At the Mound: Like any other team, parts make up the New York Yankees, and how proficient the Yankees are depends on the proficiency of their parts.
Furthermore, how a team performs becomes their identity. Teams internalize identities, positive or negative, which affects their attitude. For example, how they respond to adversity; do they choke or rise to the occasion?
Often, nicknames correspond to an identity. If someone is nicknamed “Smiley,” that person is generally happy-go-lucky, and “Speed” probably means they’re fast runners.
New York Yankee Nicknames: The most common moniker for the Yankees is “Bronx Bombers,” and it illustrates how nicknames are identity traits. The “Bronx” is a blue-collar-hard-working borough of New York City, and the Yankees mimic that work ethic. Also, Yankee Stadium is within the borough.
“Bombers,” refers to the power Yankee players display at home-plate.
Another Yankee nickname is “Murderer’s Row.” According to mlb.com, that nickname refers to the lineup of the 1927 Yankees, which included Babe Ruth, Lou Gehrig, Tony Lazzeri, and Bob Meusel. That year, those four each batted over 300, hit a combined 130 home runs, and drove in 544 runs.
“Bronx Bombers” and “Murderer’s Row” identify the New York Yankees.
The Yankees Lost Their Identity in 2013: According to the article “New York Yankees,” the Yankees batted a paltry .242 as a team in 2013, and only one regular batted over .300. That’s a far cry from “Murderer’s Row.”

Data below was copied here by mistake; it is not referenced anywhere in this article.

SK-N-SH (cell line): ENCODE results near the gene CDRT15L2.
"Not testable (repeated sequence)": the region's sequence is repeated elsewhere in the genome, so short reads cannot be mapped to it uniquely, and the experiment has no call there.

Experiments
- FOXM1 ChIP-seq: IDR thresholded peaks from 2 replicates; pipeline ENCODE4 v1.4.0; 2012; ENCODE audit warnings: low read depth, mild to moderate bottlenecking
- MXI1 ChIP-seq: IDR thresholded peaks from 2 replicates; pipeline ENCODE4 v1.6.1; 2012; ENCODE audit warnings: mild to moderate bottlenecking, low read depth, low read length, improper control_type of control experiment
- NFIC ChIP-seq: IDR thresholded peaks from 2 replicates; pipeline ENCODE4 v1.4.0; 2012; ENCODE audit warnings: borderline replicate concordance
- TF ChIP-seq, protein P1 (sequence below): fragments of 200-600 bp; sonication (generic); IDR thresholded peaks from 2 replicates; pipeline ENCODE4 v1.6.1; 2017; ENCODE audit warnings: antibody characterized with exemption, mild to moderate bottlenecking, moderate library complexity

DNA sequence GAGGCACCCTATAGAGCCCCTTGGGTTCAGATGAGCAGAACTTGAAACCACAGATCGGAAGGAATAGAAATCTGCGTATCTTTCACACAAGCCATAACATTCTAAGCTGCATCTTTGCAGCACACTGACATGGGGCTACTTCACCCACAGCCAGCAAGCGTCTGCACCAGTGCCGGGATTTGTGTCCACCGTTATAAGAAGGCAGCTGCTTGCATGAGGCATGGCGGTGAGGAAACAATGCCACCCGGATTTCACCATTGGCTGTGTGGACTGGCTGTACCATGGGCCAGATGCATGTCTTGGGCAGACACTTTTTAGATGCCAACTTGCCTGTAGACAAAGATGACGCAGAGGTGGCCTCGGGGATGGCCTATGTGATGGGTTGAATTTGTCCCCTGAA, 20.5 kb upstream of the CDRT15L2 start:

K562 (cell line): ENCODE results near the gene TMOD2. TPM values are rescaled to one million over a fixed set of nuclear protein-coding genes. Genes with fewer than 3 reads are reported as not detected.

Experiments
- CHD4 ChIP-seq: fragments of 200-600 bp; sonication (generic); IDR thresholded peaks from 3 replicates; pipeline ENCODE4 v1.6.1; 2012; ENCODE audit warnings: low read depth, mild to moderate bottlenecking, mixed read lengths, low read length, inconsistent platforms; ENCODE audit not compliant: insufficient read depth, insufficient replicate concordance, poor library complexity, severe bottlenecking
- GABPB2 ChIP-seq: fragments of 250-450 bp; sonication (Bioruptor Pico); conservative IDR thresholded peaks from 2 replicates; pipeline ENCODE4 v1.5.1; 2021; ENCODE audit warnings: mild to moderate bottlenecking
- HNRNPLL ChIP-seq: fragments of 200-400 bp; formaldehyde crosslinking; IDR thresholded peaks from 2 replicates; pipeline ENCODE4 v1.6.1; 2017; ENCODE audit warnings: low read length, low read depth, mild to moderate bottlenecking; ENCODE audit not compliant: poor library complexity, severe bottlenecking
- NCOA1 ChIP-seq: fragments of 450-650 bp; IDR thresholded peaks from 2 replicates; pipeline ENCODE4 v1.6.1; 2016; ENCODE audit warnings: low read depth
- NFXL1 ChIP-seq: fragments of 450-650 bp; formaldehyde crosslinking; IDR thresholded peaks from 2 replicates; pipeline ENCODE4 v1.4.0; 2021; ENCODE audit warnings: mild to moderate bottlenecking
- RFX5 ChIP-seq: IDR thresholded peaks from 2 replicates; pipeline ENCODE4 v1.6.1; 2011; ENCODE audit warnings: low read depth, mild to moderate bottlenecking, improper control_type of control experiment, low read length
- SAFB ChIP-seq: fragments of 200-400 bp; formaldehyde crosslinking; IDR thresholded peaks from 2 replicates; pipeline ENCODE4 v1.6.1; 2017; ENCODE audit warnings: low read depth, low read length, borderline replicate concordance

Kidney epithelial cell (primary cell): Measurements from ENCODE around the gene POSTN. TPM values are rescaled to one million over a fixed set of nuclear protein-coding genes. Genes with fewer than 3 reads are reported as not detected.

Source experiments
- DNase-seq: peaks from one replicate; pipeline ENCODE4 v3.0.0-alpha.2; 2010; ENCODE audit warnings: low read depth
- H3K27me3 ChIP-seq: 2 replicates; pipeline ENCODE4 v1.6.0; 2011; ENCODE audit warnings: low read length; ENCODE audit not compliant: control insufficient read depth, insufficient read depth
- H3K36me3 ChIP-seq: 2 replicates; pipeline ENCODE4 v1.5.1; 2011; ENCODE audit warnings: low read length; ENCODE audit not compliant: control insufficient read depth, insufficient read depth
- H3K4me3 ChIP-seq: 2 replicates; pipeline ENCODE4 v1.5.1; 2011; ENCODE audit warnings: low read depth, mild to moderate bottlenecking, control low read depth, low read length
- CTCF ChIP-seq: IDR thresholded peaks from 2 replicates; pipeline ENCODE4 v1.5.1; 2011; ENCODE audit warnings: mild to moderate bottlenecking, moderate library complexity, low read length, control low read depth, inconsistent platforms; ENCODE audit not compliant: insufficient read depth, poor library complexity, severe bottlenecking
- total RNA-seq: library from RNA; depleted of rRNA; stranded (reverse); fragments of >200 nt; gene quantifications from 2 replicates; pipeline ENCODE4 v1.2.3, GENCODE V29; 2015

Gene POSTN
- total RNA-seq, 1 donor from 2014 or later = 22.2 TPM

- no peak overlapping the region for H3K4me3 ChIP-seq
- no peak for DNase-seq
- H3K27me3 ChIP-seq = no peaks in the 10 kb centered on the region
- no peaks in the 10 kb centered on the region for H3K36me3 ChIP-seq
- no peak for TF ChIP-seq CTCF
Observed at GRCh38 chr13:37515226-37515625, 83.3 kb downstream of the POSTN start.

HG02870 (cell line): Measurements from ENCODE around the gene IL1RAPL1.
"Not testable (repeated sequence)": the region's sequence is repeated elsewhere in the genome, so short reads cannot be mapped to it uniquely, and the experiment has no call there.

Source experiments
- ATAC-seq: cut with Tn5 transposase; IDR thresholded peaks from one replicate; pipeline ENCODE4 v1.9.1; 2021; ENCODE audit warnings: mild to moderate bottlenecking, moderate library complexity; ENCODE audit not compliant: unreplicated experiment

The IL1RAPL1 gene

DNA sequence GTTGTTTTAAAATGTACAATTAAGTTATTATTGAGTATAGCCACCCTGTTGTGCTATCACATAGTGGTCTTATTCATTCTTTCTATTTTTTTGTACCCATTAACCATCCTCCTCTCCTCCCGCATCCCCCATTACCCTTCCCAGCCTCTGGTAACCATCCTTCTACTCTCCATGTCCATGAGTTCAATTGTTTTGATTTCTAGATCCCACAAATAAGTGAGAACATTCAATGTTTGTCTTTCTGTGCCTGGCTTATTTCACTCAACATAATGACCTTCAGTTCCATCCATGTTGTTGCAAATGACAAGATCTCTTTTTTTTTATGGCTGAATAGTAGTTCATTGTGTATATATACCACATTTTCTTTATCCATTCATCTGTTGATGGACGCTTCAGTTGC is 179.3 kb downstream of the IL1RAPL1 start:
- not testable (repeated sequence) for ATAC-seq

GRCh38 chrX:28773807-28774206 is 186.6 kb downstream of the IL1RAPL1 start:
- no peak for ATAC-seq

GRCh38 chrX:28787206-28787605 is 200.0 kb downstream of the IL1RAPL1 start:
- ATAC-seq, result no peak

In 2013 the Yankees suffered through an injury-riddled season, in which 24 of their 25 man roster missed playing time during the year, according to Sports Illustrated. In order to field a team, Yankee management promoted players from the Minor Leagues and traded for others.
To these newcomers being a Yankee meant new experiences. Players played in Yankee Stadium for the first time, and the routines and coaches were new. They weren’t familiar with Yankee fans, and they felt the stress of playing for a berth in the post-season. Teammates had no identity to lead them, let alone Yankee identity.
“Monument Park” is the New York Yankees: When a new Yankee steps into the batter’s box at Yankee Stadium, they don’t comprehend the Yankee identity that resides just over the fence in center field. The revered “Monument Park” is only 408 feet away.
Among other Yankee icons, “Monument Park” commemorates the greatest New York Yankees: Ruth, Gering, Joe DiMaggio, and Mickey Mantle. If the wind blows toward home plate, the legacy of those Bronx Bombers wafts in from center field and engulfs the stadium. It takes time for players to understand the unbridled homage reserved for the memories imbedded in that memorial.
I believe that to rise to the top, in spite of the circumstances, is being a New York Yankee. Unfortunately, this year, the Yankees didn’t have players who understood that identity.
Cream, though, always rises to the top.